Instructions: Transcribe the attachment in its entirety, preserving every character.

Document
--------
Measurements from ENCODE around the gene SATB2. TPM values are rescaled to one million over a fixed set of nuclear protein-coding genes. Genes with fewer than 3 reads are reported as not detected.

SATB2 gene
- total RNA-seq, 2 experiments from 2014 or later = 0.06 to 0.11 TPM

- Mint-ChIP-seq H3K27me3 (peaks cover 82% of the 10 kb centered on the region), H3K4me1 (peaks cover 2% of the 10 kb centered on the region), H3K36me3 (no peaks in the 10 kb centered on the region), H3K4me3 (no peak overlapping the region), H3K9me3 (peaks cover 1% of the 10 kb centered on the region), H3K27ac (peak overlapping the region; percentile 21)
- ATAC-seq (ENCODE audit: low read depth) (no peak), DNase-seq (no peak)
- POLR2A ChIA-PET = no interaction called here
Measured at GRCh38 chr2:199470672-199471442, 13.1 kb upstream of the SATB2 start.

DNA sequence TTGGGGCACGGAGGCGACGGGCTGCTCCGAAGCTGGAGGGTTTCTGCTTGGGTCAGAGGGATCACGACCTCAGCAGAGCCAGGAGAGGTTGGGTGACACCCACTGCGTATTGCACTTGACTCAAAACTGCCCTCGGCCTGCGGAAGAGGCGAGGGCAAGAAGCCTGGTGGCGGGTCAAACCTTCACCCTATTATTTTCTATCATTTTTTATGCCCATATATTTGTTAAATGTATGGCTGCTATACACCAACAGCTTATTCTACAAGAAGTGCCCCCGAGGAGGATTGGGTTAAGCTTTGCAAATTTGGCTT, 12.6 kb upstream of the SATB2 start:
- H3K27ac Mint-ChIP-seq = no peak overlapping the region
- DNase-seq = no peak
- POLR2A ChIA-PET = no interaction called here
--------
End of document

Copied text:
Measurements from ENCODE around the gene SATB2. TPM values are rescaled to one million over a fixed set of nuclear protein-coding genes. Genes with fewer than 3 reads are reported as not detected.

SATB2 gene
- total RNA-seq, 2 experiments from 2014 or later = 0.06 to 0.11 TPM

- Mint-ChIP-seq H3K27me3 (peaks cover 82% of the 10 kb centered on the region), H3K4me1 (peaks cover 2% of the 10 kb centered on the region), H3K36me3 (no peaks in the 10 kb centered on the region), H3K4me3 (no peak overlapping the region), H3K9me3 (peaks cover 1% of the 10 kb centered on the region), H3K27ac (peak overlapping the region; percentile 21)
- ATAC-seq (ENCODE audit: low read depth) (no peak), DNase-seq (no peak)
- POLR2A ChIA-PET = no interaction called here
Measured at GRCh38 chr2:199470672-199471442, 13.1 kb upstream of the SATB2 start.

DNA sequence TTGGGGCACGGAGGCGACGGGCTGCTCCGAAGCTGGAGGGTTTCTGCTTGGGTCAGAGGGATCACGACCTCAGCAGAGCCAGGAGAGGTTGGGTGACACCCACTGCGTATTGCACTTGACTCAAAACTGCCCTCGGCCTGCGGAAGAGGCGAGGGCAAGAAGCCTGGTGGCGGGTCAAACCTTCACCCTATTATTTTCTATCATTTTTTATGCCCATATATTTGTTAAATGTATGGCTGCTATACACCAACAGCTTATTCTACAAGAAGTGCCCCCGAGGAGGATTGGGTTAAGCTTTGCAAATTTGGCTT, 12.6 kb upstream of the SATB2 start:
- H3K27ac Mint-ChIP-seq = no peak overlapping the region
- DNase-seq = no peak
- POLR2A ChIA-PET = no interaction called here